Is Your Child's School Prepared?

5 years ago

Whenever I enter a new building, I automatically do two things. The first is obvious: find the location of the nearest bathroom. The second is to visually locate any and all exits. It makes me feel safer to know where the exits are, whether there's a reason to use them or not. It's a "just in case" thing.

Emergency planning is, unfortunately, not a high priority for most schools. Parents need to know this. Many schools go through the required fire drills, tornado drills, etc. Some schools have fancy flip charts that are immediately put into a teacher's desk and forgotten.

There's just not really a budget for emergency planning, and if there is some sort of organized effort in a district, the ball gets dropped when the people pushing for the planning retire or move on. Nobody wants to consider that emergencies might happen. There's a sense that to do so will invite disaster, and schools are supposed to be happy places where stuff like that never, ever happens. Until it does.

I am not trying to bash public schools in any way. Let's get that out of the way. Public schools do the best that they can in spite of all the crap they endure in the form of standardized testing and lawmakers who are more interested in being re-elected than in doing what is right. After Columbine, schools all over the place briefly got serious about school safety, but it's been awhile. Interest fades, and we all fall into the "It will never happen to me" mentality. Emergency planning means that you consider that it CAN happen, and you have a plan that keeps everyone safe. Sticking one's head in the sand about safety is not healthy for anyone, least of all the students who are in the hands of a school for eight hours a day.

Parents can do something about this.

358/365 - March 12, 2009Go to your child's school and ask about the emergency plan. You may be surprised by the answers you get, but at least this can be a starting point. Are any school personnel trained in NIMS (National Incident Management System)? How many people in the building know CPR/First Aid? Does the school only use the primary evacuation route for fire drills or have they practiced the secondary route in case the first exit path is blocked? Ask about where the evacuation site will be and if there is a secondary evacuation site. Ask what the procedures are for a shelter-in-place versus a lock down. Ask what the pickup procedure will be if there is an emergency. (For example, will you need two forms of ID before your child can leave with you?)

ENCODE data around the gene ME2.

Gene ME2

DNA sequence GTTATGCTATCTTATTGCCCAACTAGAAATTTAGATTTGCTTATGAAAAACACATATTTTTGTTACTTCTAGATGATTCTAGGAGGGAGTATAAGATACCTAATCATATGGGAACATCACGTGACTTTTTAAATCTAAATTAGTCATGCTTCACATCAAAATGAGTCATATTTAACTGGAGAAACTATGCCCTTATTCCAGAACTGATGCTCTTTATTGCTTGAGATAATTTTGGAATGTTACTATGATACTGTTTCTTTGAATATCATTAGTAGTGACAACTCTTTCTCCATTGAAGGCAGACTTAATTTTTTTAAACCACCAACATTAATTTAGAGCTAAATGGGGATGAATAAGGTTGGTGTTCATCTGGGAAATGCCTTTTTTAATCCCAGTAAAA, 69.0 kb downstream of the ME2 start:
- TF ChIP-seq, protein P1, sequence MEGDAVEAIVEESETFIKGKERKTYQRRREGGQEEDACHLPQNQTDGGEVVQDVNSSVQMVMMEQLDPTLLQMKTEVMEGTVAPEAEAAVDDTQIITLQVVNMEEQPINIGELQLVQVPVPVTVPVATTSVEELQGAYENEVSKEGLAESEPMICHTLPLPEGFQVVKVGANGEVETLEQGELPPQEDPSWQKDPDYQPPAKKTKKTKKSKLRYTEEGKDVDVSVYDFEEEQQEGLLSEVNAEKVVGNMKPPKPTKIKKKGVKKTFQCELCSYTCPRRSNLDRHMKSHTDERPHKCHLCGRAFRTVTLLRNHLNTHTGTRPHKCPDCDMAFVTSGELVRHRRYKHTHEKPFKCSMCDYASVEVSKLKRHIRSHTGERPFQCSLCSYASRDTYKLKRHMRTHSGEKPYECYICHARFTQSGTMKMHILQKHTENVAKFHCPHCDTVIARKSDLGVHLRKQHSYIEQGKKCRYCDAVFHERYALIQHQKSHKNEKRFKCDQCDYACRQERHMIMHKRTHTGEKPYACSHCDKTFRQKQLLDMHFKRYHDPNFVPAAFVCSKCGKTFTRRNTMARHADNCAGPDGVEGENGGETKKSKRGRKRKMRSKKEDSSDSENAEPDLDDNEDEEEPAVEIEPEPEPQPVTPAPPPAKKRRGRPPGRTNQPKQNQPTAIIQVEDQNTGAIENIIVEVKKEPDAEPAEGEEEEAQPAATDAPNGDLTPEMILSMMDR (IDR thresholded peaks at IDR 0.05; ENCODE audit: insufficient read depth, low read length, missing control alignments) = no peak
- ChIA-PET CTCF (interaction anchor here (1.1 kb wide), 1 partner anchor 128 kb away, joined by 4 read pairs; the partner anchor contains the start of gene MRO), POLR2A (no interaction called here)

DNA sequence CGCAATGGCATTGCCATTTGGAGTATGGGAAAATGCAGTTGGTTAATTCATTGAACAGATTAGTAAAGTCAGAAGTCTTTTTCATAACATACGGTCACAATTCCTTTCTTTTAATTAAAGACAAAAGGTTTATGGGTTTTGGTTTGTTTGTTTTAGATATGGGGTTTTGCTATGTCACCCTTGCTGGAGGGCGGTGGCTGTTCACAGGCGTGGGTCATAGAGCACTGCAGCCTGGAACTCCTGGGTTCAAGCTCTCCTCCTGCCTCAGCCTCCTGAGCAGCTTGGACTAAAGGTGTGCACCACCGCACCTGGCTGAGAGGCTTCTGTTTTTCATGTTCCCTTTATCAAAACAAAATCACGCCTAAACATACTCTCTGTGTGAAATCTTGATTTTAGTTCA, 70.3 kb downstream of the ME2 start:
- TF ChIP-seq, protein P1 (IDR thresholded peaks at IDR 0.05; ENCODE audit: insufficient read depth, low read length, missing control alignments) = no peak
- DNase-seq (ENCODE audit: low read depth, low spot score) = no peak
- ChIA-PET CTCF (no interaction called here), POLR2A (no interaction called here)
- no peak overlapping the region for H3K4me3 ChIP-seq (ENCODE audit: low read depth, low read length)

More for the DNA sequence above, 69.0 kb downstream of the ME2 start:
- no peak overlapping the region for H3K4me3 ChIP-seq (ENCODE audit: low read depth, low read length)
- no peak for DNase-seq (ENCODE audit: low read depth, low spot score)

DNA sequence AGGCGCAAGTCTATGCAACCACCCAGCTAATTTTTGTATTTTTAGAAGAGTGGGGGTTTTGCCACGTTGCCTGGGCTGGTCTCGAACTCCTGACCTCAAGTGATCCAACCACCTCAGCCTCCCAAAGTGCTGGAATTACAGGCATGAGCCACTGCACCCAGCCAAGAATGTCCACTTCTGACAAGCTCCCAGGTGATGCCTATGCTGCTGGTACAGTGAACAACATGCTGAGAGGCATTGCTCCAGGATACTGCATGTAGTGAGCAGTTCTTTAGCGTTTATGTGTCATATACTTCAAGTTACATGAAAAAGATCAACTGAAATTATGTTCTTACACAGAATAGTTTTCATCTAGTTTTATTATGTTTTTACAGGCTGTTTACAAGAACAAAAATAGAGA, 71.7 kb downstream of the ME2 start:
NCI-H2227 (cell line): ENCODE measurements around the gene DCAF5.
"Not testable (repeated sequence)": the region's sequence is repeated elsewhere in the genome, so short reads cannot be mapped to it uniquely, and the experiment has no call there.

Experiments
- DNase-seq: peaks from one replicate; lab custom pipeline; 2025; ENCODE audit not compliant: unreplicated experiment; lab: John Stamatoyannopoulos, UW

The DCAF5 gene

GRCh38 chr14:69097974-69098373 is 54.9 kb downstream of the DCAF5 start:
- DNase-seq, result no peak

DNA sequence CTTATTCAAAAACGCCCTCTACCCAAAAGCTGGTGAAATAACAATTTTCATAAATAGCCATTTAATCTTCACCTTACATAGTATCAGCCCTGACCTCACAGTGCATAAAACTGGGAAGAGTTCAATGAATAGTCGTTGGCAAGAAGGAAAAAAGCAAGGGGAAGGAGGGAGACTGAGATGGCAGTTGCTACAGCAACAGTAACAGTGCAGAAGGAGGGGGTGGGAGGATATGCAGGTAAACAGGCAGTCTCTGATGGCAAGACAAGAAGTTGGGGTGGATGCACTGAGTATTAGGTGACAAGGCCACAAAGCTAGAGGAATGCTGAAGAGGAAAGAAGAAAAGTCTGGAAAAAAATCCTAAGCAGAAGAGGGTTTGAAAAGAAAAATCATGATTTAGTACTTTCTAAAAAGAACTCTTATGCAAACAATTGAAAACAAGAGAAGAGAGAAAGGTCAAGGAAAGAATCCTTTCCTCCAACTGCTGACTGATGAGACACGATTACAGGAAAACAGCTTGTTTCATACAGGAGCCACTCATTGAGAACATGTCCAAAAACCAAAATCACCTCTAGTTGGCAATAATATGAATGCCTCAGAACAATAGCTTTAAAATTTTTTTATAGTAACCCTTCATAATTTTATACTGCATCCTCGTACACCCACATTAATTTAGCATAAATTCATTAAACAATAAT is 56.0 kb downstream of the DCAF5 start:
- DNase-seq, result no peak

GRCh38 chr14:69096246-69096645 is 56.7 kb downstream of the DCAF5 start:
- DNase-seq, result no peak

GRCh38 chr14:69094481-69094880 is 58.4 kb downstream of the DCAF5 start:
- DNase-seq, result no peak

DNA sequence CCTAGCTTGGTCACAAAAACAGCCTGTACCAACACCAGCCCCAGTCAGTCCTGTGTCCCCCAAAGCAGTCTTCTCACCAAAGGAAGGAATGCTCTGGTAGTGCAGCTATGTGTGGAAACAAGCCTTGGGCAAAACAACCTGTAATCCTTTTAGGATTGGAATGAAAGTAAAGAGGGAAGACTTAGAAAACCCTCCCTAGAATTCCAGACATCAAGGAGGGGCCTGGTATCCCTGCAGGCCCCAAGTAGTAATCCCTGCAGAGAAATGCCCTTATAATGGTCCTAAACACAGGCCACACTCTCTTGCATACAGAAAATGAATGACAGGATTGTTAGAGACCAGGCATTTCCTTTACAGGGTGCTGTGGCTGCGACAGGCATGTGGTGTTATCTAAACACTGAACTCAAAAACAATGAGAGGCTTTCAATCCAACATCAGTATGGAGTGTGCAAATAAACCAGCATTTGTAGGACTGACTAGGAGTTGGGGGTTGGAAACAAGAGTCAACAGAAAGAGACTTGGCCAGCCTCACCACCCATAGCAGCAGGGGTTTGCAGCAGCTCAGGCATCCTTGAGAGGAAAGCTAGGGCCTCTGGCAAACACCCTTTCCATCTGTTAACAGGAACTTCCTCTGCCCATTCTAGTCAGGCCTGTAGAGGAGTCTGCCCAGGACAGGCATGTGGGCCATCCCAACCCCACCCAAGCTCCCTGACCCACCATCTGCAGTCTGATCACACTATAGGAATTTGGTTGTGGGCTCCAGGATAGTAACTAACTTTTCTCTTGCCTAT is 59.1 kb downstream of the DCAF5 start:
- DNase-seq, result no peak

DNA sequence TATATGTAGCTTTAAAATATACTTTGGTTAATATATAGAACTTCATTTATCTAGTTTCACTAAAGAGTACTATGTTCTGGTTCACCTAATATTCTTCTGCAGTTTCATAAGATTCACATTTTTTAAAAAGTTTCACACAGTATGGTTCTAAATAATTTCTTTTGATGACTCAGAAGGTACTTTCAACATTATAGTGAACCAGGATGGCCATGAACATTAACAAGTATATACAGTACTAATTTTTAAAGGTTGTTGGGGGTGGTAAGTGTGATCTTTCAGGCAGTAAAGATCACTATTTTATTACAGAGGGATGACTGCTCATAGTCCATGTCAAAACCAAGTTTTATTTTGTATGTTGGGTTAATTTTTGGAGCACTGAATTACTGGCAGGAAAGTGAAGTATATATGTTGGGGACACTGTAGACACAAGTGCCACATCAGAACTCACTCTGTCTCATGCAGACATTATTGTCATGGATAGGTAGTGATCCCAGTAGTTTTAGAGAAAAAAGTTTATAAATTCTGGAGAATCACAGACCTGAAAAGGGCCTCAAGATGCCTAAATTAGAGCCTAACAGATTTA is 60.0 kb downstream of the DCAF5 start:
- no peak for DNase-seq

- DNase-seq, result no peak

If you have children with special needs, ask what procedures are in place for them as well. How the heck are those students getting out of the building? What are the plans for evacuating the students who are non-ambulatory, for instance, wherever they may be? In addition, there are quite a few children who simply cannot tolerate the sound of a fire alarm or the flashing lights that some alarms have. If the child has a seizure due to the lights, what are the plans for that? If the loud sounds cause a meltdown, what are the plans for that?

Have I freaked everyone out? Good. I'll stop now.

Now you will all be thinking about this, and you'll ask your kids about it. Then you will ask the teacher, the principal, then up the food chain, until maybe, just maybe, everyone starts thinking about this stuff in a more systematic, organized fashion.

This is some thing that ALL schools can embrace, that involves students and parents too.


Photo Credit: meddygarnet.

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